While I was on maternity leave last year I was adamant about two things. That (a) I would be returning to my two day per week job share, and (b) we would hire a nanny to look after the kids. We’d used a local nursery first and second time around, but third time hubby and I envisaged needing more assistance and flexibility than they could offer, because day to day we don’t have any help. I am completely estranged from my own family and my in-laws are a two hour drive away, plus hubby’s mum works on the same days I do.
Although we had planned on me taking a full year off, as I’d done with the girls, money was tight and I ended up going back to work when our boy was seven months old. Once we started looking around we soon realised that an all singing all dancing nanny (the one I had in my head) was likely to cost the same as my entire salary.
Seriously, what was the point in going back to work?
As all this was playing out we had a recommendation for a local nanny who wanted to work school hours around her daughter, and also had a baby my son’s age that she wanted to bring to the job. It felt like a call to prayer had been answered, and on paper it seemed like a fantastic opportunity for us to all get the best of both worlds. She got to work around her own kids, and we supposedly got a sole charge nanny that wasn’t going to cost us the earth. It made going back to work totally worth my while.
Unfortunately it didn’t pan out as we’d hoped it would for several reasons. Mostly I was really naive to think that her having her own son on the job was fine, but in reality it meant that there were the needs of two babies to meet before my 3yo got a look in. Even though the nanny would get my son down for 2-3 hour naps, my poor girl was largely left to just get on with it from what I can gather.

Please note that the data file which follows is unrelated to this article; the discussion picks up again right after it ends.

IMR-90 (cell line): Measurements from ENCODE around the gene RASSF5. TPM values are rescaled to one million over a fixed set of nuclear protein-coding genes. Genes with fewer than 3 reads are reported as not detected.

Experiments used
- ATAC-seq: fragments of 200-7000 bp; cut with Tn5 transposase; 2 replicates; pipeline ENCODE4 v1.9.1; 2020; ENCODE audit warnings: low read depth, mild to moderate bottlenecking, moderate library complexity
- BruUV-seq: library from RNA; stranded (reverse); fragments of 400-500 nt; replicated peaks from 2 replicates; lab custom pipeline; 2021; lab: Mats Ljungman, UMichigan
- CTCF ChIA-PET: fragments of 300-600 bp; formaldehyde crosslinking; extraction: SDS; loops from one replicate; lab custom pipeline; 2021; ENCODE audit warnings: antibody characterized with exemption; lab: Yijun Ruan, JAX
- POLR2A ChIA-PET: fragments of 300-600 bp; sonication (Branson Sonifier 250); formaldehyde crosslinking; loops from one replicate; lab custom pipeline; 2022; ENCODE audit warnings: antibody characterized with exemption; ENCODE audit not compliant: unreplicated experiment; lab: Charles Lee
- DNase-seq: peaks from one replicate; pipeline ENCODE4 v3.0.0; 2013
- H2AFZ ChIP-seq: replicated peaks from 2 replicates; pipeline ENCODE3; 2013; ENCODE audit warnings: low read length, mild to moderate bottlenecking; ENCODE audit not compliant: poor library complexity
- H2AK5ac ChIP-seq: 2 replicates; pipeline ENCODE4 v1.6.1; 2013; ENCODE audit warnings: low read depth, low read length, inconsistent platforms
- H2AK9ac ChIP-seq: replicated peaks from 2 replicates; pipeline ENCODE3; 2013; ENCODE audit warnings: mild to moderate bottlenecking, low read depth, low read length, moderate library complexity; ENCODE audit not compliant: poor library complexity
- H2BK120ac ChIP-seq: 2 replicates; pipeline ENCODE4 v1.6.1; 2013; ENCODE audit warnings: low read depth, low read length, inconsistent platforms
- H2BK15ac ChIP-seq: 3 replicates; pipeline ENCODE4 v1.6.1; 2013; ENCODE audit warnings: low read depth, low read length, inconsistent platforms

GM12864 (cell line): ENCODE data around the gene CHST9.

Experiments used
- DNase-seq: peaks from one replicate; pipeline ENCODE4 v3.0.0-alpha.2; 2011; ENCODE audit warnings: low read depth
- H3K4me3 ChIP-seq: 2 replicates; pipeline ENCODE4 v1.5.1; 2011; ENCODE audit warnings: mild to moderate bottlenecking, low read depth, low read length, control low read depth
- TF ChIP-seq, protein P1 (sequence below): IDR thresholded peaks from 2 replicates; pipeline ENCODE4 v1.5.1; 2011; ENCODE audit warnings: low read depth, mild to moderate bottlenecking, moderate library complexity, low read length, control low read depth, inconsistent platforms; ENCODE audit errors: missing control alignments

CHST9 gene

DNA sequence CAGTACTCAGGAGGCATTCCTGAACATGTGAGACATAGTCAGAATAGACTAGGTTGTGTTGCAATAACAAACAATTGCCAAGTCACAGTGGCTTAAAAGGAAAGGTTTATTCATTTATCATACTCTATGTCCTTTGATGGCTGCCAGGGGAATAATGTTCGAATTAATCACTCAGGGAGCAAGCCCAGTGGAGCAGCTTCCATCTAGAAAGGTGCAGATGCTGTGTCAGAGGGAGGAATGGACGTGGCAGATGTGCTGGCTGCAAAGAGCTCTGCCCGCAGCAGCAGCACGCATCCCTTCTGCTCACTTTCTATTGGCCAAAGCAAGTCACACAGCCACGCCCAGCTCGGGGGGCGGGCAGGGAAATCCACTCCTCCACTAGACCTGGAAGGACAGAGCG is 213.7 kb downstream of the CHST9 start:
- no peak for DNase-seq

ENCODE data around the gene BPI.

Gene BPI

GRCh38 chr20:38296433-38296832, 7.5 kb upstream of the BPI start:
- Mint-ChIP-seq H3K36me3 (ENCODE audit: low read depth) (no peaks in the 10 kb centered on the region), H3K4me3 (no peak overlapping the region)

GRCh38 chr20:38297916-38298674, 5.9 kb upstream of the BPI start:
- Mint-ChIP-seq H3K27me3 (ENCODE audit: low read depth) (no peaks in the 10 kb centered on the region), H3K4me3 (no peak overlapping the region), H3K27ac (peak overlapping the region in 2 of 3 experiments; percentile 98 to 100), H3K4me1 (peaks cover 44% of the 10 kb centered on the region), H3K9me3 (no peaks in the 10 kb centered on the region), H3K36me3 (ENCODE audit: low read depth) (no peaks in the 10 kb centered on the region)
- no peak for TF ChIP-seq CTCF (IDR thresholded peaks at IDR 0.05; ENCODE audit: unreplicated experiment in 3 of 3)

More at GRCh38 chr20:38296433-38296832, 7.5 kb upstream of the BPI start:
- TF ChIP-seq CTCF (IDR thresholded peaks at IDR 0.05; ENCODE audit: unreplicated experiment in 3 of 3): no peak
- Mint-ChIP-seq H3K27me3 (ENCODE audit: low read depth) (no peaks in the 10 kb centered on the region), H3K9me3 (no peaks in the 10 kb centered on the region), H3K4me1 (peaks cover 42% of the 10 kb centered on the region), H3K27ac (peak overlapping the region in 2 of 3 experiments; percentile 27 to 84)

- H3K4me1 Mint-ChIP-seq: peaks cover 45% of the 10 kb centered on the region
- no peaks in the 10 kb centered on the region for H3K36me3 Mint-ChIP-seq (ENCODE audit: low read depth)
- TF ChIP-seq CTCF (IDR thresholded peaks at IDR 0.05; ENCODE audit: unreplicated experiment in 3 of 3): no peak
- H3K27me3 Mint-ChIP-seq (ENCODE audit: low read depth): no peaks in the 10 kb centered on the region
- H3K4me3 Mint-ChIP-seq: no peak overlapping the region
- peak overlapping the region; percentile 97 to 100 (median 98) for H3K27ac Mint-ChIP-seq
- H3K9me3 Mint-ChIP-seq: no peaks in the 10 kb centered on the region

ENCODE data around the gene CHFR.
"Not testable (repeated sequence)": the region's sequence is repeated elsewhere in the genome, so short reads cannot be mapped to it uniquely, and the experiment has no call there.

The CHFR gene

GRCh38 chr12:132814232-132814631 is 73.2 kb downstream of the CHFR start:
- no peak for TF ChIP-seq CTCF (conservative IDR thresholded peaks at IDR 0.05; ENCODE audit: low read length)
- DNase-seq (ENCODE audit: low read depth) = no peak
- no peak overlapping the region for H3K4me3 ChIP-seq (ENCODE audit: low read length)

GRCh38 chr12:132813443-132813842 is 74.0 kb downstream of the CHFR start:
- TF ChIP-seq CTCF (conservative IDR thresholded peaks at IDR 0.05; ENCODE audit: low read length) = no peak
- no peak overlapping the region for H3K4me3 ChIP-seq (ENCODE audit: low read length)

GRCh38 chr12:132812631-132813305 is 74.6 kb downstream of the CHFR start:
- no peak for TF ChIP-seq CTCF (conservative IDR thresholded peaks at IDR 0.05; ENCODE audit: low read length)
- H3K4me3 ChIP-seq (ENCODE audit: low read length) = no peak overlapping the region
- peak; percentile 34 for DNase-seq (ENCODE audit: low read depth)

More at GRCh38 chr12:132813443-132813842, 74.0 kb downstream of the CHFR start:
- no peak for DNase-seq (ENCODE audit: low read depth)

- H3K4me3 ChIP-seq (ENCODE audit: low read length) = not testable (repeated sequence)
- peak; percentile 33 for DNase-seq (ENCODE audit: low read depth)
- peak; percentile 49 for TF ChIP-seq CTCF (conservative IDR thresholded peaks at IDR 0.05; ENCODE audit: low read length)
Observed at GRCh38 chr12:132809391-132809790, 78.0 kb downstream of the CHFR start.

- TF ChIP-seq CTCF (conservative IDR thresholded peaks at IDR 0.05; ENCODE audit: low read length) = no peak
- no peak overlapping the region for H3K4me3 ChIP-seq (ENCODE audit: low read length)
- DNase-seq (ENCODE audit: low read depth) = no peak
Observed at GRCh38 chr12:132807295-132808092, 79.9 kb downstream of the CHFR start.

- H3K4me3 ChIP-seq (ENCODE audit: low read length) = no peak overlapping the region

My heart breaks to think about it if I’m honest, because it only properly came to my attention right at the end. When the kids came home after being looked after for the last time, my daughter told me that the nanny shouted at her, that she didn’t play with her, that she left my son to cry. It’s awful because I will never know what actually happened. Then again perhaps it’s best that way.
After tying myself up in knots over it that weekend, I knew we had to change things. Then out of the blue I got an email from the nursery asking if we still wanted a place for our boy, to coincide with 3yo’s pre-school hours starting two weeks later. We snapped up his place before someone else did, and bumped up her hours to cover my work days.
How to not F them up
Although this nursery is Ofsted Outstanding, 5yo went from 18 months until she started school, and Hubby and I are confident they are in safe hands and have lots of fun, I’ll be honest dear readers, it still doesn’t sit right with me. Ever since reading Oliver James’ brilliant book How Not to F*** Them Up, I have been very uneasy about the idea of putting a baby in nursery. He talks about the importance of your children receiving as good quality as the care you would provide for them (ie. a grandparent, relative or nanny that treated like them they were their own). It made so much sense to me, and totally put me off the idea of nursery when they are under three.
It’s one more thing for me to have to suck up at the moment, and all the sucking is leaving a nasty taste in my mouth. We’re back to having no flexibility, no additional assistance, and me wresting with my own conscience. Then of course there are the astronomical costs involved – all £850 per month of them. Ouch. Thank goodness some of it can be covered with pre-tax childcare vouchers, it’s just a shame the whole lot can’t be.
Are your kids in daycare? Where do you stand on the nanny vs nursery debate?